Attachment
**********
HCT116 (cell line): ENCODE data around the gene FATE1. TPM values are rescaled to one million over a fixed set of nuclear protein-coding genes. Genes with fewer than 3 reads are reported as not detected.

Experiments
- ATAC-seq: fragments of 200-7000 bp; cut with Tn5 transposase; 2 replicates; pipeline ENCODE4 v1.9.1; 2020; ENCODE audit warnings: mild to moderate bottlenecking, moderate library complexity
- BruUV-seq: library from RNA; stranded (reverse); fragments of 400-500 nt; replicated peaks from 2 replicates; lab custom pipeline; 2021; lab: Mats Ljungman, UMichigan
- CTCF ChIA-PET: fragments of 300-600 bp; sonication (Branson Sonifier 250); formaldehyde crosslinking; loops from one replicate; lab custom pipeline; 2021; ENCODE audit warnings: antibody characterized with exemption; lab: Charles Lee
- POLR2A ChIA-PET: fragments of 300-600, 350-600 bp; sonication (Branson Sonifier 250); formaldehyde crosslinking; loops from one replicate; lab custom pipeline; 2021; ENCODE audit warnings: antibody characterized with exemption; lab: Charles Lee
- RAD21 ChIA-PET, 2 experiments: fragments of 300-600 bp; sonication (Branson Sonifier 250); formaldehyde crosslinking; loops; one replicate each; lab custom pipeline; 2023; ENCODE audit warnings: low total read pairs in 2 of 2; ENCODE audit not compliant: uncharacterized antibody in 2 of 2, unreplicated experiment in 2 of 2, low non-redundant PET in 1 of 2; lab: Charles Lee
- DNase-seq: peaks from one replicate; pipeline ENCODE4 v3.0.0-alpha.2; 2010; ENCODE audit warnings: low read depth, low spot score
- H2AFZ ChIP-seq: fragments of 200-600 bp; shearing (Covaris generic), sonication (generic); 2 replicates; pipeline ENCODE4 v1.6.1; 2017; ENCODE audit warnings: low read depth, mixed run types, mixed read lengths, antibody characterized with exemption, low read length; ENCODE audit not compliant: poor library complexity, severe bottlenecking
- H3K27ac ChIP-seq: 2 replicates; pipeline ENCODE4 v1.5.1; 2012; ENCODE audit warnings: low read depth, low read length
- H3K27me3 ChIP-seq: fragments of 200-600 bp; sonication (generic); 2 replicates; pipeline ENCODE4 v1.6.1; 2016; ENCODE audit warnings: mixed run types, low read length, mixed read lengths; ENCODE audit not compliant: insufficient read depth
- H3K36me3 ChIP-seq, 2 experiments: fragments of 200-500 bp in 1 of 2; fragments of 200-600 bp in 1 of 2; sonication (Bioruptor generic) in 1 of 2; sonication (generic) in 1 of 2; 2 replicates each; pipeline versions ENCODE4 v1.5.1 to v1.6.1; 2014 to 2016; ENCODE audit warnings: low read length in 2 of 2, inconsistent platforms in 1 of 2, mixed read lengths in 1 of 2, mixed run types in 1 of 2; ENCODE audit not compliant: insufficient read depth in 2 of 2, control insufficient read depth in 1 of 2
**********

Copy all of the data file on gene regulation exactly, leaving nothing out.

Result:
HCT116 (cell line): ENCODE data around the gene FATE1. TPM values are rescaled to one million over a fixed set of nuclear protein-coding genes. Genes with fewer than 3 reads are reported as not detected.

Experiments
- ATAC-seq: fragments of 200-7000 bp; cut with Tn5 transposase; 2 replicates; pipeline ENCODE4 v1.9.1; 2020; ENCODE audit warnings: mild to moderate bottlenecking, moderate library complexity
- BruUV-seq: library from RNA; stranded (reverse); fragments of 400-500 nt; replicated peaks from 2 replicates; lab custom pipeline; 2021; lab: Mats Ljungman, UMichigan
- CTCF ChIA-PET: fragments of 300-600 bp; sonication (Branson Sonifier 250); formaldehyde crosslinking; loops from one replicate; lab custom pipeline; 2021; ENCODE audit warnings: antibody characterized with exemption; lab: Charles Lee
- POLR2A ChIA-PET: fragments of 300-600, 350-600 bp; sonication (Branson Sonifier 250); formaldehyde crosslinking; loops from one replicate; lab custom pipeline; 2021; ENCODE audit warnings: antibody characterized with exemption; lab: Charles Lee
- RAD21 ChIA-PET, 2 experiments: fragments of 300-600 bp; sonication (Branson Sonifier 250); formaldehyde crosslinking; loops; one replicate each; lab custom pipeline; 2023; ENCODE audit warnings: low total read pairs in 2 of 2; ENCODE audit not compliant: uncharacterized antibody in 2 of 2, unreplicated experiment in 2 of 2, low non-redundant PET in 1 of 2; lab: Charles Lee
- DNase-seq: peaks from one replicate; pipeline ENCODE4 v3.0.0-alpha.2; 2010; ENCODE audit warnings: low read depth, low spot score
- H2AFZ ChIP-seq: fragments of 200-600 bp; shearing (Covaris generic), sonication (generic); 2 replicates; pipeline ENCODE4 v1.6.1; 2017; ENCODE audit warnings: low read depth, mixed run types, mixed read lengths, antibody characterized with exemption, low read length; ENCODE audit not compliant: poor library complexity, severe bottlenecking
- H3K27ac ChIP-seq: 2 replicates; pipeline ENCODE4 v1.5.1; 2012; ENCODE audit warnings: low read depth, low read length
- H3K27me3 ChIP-seq: fragments of 200-600 bp; sonication (generic); 2 replicates; pipeline ENCODE4 v1.6.1; 2016; ENCODE audit warnings: mixed run types, low read length, mixed read lengths; ENCODE audit not compliant: insufficient read depth
- H3K36me3 ChIP-seq, 2 experiments: fragments of 200-500 bp in 1 of 2; fragments of 200-600 bp in 1 of 2; sonication (Bioruptor generic) in 1 of 2; sonication (generic) in 1 of 2; 2 replicates each; pipeline versions ENCODE4 v1.5.1 to v1.6.1; 2014 to 2016; ENCODE audit warnings: low read length in 2 of 2, inconsistent platforms in 1 of 2, mixed read lengths in 1 of 2, mixed run types in 1 of 2; ENCODE audit not compliant: insufficient read depth in 2 of 2, control insufficient read depth in 1 of 2